Call Me By Your Name is the beautifully acted story of a love affair that develops between a teenage boy, Elio (Timothée Chalamet), and his father’s student research assistant, Oliver (Armie Hammer). The story is one of emerging identity – hence the title. Set as it is in the 1980s, identifying oneself as gay then would not have been easy, and any ‘victories’ in this regard are swallowed up by societal norms. The setting is in Italy at Elio’s parents’ villa, a home the family occupies away from the USA during the summer. A mix of languages (English, French, Italian and German) and a background of academia in the form of literature and archaeology are layered onto the mellow Italian lifestyle setting. The mixture makes for an attractive exoticness. But it’s not enough to give Call Me By Your Name enough depth. The developing relationship is foregrounded and is dealt with sensitivity, yes. But at two-and-a-half hours in length the light treatment of the social and intellectual landscape leaves Call Me By Your Name lacking in oomph. The excellent acting – especially by Timothée Chalamet – is certainly a redeeming factor.
Call Me By Your Name opens at cinemas in South Africa on 23 February 2018. It carries an age restriction of 16 for DLNS.
Two upcoming titles I like the look of:
Romeo & Juliet – Ballet in cinema – exclusively at Cinema Nouveau theatres from 3 March 2018. Watch a snippet of the magic here: WATCH THE OFFICIAL TRAILER OF BOLSHOI BALLET IN CINEMA – SEASON 2017-18 SEASON HERE
Game Night – an action comedy – in Ster Kinekor theatres from 2 March. Jason Bateman and Rachel McAdams star in New Line Cinema’s action comedy about a board games night with six highly competitive gamers. The evening becomes mysterious and rather ‘real’…
Tonya Harding was an American figure skater who qualified for the Olympics in her sport in the 1980s and 1990s. Tonya was – by admission in the film – an uneducated ‘redneck’ from a poor family. She was a brash, foul-mouthed girl who had neither the cash, the style nor the inclination to conform to the ‘good American girl’ image her status as a champion skater demanded. An ‘incident’ in which a rival skater was attacked and seriously injured, added to Tonya’s infamy and led to severe consequences for Tonya’s career.
I, Tonya is Tonya’s story. And that of her husband’s. Her mother’s. And her coach’s. All these ‘versions of the truth’ are presented in a documentary style with mock interviews of the characters interspersing the action. The aim of the film may have been to create a more sympathetic image for Tonya. She was a brilliant skater – the only one of very, very few women who could do a move called the triple axel. And she did this despite a background that worked against her: a relentlessly hard mother, a low-class husband who hit her, and no education.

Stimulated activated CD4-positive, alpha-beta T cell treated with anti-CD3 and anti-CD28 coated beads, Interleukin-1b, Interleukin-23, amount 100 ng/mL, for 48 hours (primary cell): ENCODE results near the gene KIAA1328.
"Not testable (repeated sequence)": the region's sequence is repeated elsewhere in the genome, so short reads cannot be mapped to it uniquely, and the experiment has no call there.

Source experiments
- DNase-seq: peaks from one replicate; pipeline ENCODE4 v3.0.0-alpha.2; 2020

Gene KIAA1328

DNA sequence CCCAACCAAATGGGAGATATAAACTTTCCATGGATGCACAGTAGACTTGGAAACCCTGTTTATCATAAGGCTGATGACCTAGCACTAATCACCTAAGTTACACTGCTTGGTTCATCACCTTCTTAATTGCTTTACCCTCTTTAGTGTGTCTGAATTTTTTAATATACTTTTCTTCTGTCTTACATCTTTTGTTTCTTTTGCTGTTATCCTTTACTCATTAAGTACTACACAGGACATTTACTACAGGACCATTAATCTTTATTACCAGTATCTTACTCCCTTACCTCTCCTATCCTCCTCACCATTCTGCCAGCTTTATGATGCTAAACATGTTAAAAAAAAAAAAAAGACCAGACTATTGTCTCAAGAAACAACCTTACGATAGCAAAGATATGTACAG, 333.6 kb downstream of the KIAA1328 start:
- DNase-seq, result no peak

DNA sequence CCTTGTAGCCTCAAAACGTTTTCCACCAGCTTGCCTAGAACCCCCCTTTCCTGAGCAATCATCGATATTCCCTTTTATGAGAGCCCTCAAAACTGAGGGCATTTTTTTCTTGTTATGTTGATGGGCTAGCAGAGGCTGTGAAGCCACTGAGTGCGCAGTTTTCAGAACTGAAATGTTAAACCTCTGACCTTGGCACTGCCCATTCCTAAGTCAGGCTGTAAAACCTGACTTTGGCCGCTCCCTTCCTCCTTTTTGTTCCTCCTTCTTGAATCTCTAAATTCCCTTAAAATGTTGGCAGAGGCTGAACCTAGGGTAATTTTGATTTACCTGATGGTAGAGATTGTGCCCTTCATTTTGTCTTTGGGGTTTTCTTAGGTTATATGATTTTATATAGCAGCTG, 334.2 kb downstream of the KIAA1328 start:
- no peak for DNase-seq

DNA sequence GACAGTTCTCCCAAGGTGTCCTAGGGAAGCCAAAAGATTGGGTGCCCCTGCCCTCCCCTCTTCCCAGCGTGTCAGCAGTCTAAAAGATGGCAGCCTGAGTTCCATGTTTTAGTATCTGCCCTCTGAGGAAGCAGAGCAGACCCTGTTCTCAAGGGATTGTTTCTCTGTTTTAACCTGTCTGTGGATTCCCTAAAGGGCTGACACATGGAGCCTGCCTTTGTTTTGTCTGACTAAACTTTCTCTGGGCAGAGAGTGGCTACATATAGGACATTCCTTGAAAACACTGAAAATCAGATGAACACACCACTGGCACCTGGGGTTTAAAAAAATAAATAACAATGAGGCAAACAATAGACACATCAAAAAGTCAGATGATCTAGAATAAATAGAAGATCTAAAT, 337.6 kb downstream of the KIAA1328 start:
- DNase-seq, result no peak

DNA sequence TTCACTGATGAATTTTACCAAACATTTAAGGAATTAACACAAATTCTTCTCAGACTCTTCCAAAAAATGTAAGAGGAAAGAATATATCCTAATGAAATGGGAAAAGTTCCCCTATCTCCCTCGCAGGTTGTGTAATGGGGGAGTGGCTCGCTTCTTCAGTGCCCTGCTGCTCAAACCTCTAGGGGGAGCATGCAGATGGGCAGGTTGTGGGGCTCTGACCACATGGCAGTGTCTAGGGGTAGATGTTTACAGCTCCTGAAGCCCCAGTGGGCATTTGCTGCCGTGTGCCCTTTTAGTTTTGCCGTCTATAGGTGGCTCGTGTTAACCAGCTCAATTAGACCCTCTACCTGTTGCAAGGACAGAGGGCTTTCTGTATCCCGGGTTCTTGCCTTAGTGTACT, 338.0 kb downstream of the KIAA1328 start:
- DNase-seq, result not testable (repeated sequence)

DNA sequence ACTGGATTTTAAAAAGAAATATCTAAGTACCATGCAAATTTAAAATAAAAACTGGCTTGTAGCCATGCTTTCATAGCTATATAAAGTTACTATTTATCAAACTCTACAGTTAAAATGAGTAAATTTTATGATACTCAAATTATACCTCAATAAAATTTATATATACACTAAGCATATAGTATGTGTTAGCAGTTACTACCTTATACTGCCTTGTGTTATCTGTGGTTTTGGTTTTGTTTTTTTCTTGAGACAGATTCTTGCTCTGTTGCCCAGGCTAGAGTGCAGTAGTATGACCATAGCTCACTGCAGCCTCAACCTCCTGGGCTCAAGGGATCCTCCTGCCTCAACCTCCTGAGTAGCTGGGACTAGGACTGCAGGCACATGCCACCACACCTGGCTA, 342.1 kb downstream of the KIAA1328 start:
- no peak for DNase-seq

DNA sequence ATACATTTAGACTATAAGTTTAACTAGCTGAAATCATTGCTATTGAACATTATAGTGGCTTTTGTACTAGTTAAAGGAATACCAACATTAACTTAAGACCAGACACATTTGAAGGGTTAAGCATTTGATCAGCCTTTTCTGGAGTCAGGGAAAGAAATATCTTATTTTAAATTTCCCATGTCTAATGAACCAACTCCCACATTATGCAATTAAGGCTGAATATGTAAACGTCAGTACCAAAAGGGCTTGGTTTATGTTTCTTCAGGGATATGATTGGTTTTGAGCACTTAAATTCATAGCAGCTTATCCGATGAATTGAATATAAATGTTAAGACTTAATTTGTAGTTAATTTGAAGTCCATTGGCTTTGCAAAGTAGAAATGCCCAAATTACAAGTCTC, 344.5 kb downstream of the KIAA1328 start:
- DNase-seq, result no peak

But what the film also does, importantly, is mock the press and the public’s acceptance of what is dished up to it. It highlights – and therefore questions – the unfairness of American society and what/who is deemed acceptable. Tonya is portrayed to some extent as a victim of her circumstances. The interviewees – including a self-proclaimed bodyguard and and secret agent – speak with irony, creating a sort of black comedy effect. The result is that the viewer is left wondering, not so much what the truth really is, but how society forms opinions and unfairly demands conformity.
Australian actress Margot Robbie is excellent in her role. She pulls off the hick, tough and graceless (only off the ice) Tonya really well. She even does a lot of the skating scenes herself. Alison Janney is likewise very good as LaVona Golden, Tonya’s harsh mother.
I, Tonya is really worthwhile viewing. It opens at Ster Kinekor cinemas in South Africa on 16 February 2018 and carries an age restriction of 16 for DLSV.
The thrill of my recent trip to New York began on the flight there when I watched the film Goodbye Christopher Robin. Already
Winnie-the-Pooh and friends at the New York Public Library January 2018
screening on international circuits, the film only releases in South Africa on 16 March 2018. I enjoyed this depiction of how author Alan Milne came to create the Winnie-the-Pooh stories and was delighted, therefore, to come across a brand-new exhibit of the original Winnie-the-Pooh toys when visiting the New York Public Library the day we arrived. There in a glass cabinet, in the children’s book section of this vast and beautiful library, sat Winnie, Piglet, Eeyore, Tigger and Kanga – all recently restuffed and nicely spruced up.
Goodbye Christopher Robin shows the developing relationship between playwright A. A. Milne (known as Blue to his son) and his son Christopher Robin (nicknamed Billy Moon and acted by the very cute Will Tilston). Further, the film depicts how, during an enforced time together in their ‘hundred-acre-wood’ estate, Blue and Billy Moon come up with the Winnie-the-Pooh characters’ names and the imaginative story millions of people know so well today. The unexpected fame and fortune that followed publication unfortunately came at the expense of the ‘real’ Christopher Robin. As a result Milne refused to write any more Pooh stories – in an effort to repair the father-son relationship. Despite this sobering biographical account the movie didn’t take away for me the magic of encountering gentle Pooh and his pals.